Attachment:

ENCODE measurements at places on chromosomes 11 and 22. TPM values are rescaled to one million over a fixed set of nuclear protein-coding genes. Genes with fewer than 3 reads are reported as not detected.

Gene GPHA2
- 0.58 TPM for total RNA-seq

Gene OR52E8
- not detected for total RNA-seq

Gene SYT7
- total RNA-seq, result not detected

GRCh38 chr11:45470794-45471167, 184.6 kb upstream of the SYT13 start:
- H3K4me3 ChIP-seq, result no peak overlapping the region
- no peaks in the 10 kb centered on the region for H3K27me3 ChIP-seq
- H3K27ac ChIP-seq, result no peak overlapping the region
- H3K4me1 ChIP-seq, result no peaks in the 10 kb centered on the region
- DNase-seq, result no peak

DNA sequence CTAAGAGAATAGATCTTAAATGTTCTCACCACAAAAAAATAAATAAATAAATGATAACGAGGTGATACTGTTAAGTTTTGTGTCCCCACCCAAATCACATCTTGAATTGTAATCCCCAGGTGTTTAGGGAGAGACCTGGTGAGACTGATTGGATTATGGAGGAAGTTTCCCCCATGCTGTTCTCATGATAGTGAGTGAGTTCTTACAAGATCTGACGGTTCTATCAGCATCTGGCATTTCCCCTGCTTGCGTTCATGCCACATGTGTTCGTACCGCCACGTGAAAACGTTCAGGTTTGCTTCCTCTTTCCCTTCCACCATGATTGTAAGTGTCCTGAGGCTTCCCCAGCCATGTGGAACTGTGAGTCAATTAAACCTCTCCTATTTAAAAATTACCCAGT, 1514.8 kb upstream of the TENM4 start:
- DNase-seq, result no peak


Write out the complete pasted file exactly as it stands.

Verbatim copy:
ENCODE measurements at places on chromosomes 11 and 22. TPM values are rescaled to one million over a fixed set of nuclear protein-coding genes. Genes with fewer than 3 reads are reported as not detected.

Gene GPHA2
- 0.58 TPM for total RNA-seq

Gene OR52E8
- not detected for total RNA-seq

Gene SYT7
- total RNA-seq, result not detected

GRCh38 chr11:45470794-45471167, 184.6 kb upstream of the SYT13 start:
- H3K4me3 ChIP-seq, result no peak overlapping the region
- no peaks in the 10 kb centered on the region for H3K27me3 ChIP-seq
- H3K27ac ChIP-seq, result no peak overlapping the region
- H3K4me1 ChIP-seq, result no peaks in the 10 kb centered on the region
- DNase-seq, result no peak

DNA sequence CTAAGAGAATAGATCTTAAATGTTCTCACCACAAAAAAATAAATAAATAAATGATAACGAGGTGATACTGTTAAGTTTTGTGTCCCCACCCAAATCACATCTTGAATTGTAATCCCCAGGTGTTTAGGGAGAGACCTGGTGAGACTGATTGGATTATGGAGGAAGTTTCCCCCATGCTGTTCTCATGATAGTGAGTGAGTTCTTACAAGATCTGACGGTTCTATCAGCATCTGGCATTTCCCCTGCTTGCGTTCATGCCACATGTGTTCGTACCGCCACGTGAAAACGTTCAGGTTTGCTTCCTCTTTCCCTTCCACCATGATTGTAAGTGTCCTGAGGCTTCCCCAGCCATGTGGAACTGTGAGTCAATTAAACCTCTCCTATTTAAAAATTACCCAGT, 1514.8 kb upstream of the TENM4 start:
- DNase-seq, result no peak